Naval Army Squadron (CA Exelmans, then CA German
to July 15, 1918; C in Chief of the Naval Army VA Gauchet
since December 16, 1916). June 11, 1919 mutiny.()
June 12, 1919: BRITTANY returns to Toulon for its first
major overhaul that will last two years.
1919-1921: first major overhaul, installation of the tripod. 14 June 1921 reassigned to the 1st Division of the 1st Wing.
25.07.1921 naval review in Le Havre with Provence and France, in the presence of Mr. Millerand, president of the
1922 1925 exercises and training on the coasts of Provence and North Africa, cruises and maneuvers in
Atlantic and Channel.
1924-1925: overhaul at the Toulon arsenal. 1926 1927 normal squadron activities on the coasts of
Provence and North Africa.
1927 1928 overhaul at the Toulon arsenal.
1928 1930: joined the Escadre in Brest, then in Casablanca and was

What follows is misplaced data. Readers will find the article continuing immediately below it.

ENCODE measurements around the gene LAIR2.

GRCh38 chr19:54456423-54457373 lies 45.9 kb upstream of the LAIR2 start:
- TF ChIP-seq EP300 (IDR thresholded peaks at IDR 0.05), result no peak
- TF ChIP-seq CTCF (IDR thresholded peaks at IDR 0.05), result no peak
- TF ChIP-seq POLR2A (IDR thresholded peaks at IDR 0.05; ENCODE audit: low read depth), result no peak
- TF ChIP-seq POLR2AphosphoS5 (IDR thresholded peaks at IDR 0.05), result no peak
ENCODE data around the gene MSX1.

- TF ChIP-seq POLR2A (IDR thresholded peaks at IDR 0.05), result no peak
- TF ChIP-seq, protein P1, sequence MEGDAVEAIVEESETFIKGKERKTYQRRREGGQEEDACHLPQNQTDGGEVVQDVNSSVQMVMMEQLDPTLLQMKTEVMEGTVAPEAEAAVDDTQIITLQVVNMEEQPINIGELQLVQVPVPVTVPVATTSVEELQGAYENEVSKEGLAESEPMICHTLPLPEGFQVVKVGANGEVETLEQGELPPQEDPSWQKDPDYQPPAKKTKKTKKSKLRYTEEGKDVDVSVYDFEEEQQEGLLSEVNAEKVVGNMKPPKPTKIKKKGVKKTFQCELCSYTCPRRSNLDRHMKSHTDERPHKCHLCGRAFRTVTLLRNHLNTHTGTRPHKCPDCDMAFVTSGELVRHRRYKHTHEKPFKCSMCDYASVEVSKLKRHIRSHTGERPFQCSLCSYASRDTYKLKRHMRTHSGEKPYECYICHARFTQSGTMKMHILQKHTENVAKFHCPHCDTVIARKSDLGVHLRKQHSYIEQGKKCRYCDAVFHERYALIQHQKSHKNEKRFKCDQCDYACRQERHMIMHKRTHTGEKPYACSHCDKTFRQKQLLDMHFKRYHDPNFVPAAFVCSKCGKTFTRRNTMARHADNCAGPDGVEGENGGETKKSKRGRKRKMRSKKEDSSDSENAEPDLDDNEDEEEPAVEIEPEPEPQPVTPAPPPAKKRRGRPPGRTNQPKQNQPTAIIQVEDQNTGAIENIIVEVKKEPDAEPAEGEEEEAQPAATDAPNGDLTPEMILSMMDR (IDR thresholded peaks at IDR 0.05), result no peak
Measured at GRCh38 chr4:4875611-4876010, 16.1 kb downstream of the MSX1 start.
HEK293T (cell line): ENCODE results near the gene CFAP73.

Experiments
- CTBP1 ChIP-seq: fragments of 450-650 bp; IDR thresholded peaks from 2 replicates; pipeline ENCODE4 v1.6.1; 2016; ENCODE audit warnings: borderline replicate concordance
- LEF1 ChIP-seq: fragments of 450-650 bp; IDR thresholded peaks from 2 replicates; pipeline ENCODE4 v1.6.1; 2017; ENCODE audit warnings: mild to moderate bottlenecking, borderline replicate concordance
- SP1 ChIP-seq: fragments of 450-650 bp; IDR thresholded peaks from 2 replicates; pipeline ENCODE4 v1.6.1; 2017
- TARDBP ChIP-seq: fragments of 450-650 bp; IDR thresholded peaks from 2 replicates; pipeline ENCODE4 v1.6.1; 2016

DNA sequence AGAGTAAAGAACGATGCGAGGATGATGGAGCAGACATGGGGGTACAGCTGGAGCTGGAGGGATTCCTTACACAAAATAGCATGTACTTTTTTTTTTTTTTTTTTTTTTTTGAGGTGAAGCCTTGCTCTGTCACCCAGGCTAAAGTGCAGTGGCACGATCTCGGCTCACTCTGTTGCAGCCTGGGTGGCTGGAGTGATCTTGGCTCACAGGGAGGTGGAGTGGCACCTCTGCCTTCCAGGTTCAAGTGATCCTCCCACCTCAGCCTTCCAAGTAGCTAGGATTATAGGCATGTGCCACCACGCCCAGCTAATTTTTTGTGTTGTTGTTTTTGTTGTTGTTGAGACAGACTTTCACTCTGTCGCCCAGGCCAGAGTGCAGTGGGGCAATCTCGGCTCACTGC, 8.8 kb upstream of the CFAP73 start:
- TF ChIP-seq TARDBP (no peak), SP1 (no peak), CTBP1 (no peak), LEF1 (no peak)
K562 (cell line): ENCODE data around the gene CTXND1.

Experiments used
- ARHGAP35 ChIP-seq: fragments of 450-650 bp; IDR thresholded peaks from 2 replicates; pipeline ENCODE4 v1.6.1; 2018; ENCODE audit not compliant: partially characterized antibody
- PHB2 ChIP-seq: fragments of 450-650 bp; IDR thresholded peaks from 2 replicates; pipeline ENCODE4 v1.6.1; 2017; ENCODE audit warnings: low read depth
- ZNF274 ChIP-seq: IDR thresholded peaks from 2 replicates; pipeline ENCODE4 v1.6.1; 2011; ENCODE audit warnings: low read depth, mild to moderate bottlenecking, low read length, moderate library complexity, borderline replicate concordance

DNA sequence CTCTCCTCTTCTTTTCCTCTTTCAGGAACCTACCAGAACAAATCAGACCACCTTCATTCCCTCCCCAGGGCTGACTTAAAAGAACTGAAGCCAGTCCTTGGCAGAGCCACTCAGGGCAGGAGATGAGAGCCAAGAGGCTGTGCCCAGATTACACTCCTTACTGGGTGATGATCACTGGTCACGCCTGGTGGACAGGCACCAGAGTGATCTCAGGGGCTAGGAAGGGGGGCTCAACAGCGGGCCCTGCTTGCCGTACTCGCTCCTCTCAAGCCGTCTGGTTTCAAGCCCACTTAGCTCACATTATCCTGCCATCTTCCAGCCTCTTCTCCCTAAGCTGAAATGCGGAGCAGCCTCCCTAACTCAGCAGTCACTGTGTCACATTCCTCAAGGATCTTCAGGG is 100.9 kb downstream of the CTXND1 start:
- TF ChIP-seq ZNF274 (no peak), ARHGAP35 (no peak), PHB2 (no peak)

back to Toulon. Cruises and tactical exercises on the coasts of Algeria, Provence and Corsica.
1931-1933 major overhaul in Toulon.
1934: overhaul at La Seyne.
1935: BRITTANY is assigned to the 2nd Wing.
May 17, 1935 exercises in the Bay of Douarnenez.
1936 with the 2nd line division, BRITTANY leaves for a great cruise in the central Atlantic (Dakar, Casablanca, Vigo), then on the coasts of Brittany, Cherbourg,
Dunkirk for fire schools.

1937-1938 participates in fire schools and combined exercises between the two squadrons from Cherbourg to Brest
July 3, 1939: Brittany leaves Brest with Lorraine for Toulon. The 2nd Line Division is assigned to the 2nd Squadron of the Mediterranean Fleet. BRITTANY participates in convoy escort missions between Marseille, Ajaccio, Oran and Gibraltar.
March 10, 1940 Joins occasional party, Force X, to transport gold shipment to Halifax. She does the
With all reservations because the ship enters the arsenal the next day. Probable confusion with the battleship Provence.

Ships of the Great War - Ship Bretagne 
Summary sheet updated on 05/24/2008 - V3 Authors: Yves DUFEIL - Franck LE BEL-Marc TERRAILLON






She was commissioned in 1915 with a  battleship Courbet type hull. She was modernized in 1919-1920 and then completely refitted at the La Seyne-sur-Mer shipyards from 1932 to 1935.

return trip escorting cargo ships carrying aircraft to Casablanca and then Toulon